ARE YOU THERE, CRITICS? IT’S WE, BOOK APPS.

Griswold is a: Writer, critic, speaker on children’s literature.
Griswold is a: Writer, critic, speaker on children’s literature.

 

I'm looking forward to the day when apps are included  on lists of themed picturebooks, not just on lists with other apps.
I’m looking forward to the day when apps are included on lists of themed picturebooks, not just on lists with other apps.

As you may notice from the digital badge to the upper right of our website, our second picturebook app Midnight Feast won a mention in the BolognaRagazzi Digital Awards earlier this year. There are few literature prizes open to digital picturebooks — most we must pay to enter and are therefore not worth a damn — but the BolognaRagazzi is the one big exception. So we were thrilled when our book app was judged as one of the top three fiction apps of the year (alongside an app by Nosy Crow, as it happens). Of course, a literature prize is not a running race — individual tastes of the judges are relevant rather than a millisecond on a stopwatch, and so we must always take literature prizes for what they’re worth. The fact is, any of the shortlisted apps as judged by the BolognaRagazzi panel is a heavyweight. If you’re interested in checking out the jurors’ commentary, you’ll see this is not an effusive bunch. Each member of the panel is suitably critical and careful when it comes to literary use and abuse of new technologies.

So, what happens to your app after it wins a mention in a big prize these days? Less than you might think*. Organisers of the BolognaRagazzi Digital Prize asked us for fifteen promo codes which were to be distributed to reviewers and critics over the course of the book fair. The wonderful advantage about being in the business of apps (rather than in printed materials) is that Apple provides us with unambiguous statistics. We can tell you via our stats that of the fifteen promocodes requested by Bologna, only three of them were actually redeemed, and none of them was redeemed by a user with a UK iTunes account. It’s possible that Bologna did not get around to sending out the codes, or perhaps they sent them to the wrong people at the wrong time. But when influential critics publicly dismiss the entire shebang, I’m inclined to err on the side of, ‘critics weren’t interested in them’. Lest it be thought that I am focusing these thoughts on the single critic Nicolette Jones, this is obviously a bigger issue. I am asking the question: Which influential people in Children’s Literature world (not Tech World, not Teaching World, not Parent World) are seeking out the award winning picture book apps before dismissing them? Nicolette Jones is not personally responsible for evaluating our book apps in particular, especially since we never sent her any promocodes. I’m pointing out that Children’s Literature World, in general, is increasingly closed to creators of picturebook apps. I do wonder if the promoters of award-winning printed picture books have any trouble giving them away at book fairs?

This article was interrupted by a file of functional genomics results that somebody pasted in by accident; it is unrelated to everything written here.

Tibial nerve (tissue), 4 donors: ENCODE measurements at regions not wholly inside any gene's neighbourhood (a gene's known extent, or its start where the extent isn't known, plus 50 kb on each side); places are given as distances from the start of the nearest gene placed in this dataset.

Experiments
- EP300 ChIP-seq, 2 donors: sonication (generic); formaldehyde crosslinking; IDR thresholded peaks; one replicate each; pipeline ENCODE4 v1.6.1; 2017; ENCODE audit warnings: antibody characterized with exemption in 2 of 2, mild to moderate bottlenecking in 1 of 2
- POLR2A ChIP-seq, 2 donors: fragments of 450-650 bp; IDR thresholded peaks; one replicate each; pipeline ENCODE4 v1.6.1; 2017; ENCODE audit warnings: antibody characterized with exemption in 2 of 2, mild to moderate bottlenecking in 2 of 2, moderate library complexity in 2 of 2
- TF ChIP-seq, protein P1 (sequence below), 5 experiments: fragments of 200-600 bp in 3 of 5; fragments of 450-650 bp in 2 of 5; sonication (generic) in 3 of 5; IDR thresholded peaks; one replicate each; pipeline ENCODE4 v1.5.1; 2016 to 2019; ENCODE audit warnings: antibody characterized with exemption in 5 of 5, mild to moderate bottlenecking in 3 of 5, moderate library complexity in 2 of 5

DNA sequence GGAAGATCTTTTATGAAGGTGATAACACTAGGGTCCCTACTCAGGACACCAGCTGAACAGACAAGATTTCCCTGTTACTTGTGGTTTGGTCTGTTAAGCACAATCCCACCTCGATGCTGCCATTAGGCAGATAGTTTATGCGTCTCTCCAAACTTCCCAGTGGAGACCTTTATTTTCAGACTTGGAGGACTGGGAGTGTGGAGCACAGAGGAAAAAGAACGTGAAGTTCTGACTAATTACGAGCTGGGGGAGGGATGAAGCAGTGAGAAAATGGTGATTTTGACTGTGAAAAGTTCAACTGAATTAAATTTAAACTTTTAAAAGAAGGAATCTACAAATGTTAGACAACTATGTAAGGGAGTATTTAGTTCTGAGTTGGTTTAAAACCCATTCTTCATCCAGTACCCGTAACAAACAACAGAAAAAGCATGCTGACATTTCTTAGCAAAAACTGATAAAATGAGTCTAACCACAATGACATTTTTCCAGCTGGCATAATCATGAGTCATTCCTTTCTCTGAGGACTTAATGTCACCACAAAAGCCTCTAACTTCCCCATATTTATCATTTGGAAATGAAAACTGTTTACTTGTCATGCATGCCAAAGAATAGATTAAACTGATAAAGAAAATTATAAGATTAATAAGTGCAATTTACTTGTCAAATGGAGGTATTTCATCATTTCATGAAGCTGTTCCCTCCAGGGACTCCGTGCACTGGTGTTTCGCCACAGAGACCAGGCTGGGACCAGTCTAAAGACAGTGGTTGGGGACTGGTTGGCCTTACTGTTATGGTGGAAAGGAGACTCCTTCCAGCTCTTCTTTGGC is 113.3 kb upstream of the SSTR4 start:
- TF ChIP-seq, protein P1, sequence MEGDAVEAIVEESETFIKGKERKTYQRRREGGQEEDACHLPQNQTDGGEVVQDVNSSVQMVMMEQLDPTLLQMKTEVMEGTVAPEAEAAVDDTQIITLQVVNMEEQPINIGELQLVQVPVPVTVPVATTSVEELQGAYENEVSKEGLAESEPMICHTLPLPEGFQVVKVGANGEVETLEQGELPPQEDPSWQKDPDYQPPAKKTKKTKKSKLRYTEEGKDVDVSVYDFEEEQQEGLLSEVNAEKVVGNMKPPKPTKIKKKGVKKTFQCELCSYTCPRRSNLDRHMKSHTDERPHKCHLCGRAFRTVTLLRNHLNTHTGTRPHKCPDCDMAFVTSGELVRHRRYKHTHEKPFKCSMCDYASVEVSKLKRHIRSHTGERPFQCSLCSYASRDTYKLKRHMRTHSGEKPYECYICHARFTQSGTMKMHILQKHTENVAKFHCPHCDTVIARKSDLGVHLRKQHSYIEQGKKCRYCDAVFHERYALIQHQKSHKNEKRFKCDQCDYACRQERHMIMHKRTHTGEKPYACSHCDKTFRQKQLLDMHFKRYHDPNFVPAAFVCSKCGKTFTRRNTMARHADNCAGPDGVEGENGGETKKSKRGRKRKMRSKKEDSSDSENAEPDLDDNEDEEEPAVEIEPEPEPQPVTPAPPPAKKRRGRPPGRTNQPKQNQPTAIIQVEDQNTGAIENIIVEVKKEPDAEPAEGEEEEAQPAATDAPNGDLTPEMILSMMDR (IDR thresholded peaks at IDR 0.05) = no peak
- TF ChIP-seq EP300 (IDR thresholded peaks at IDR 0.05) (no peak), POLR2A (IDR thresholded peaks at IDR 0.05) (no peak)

Chris Haughton tweet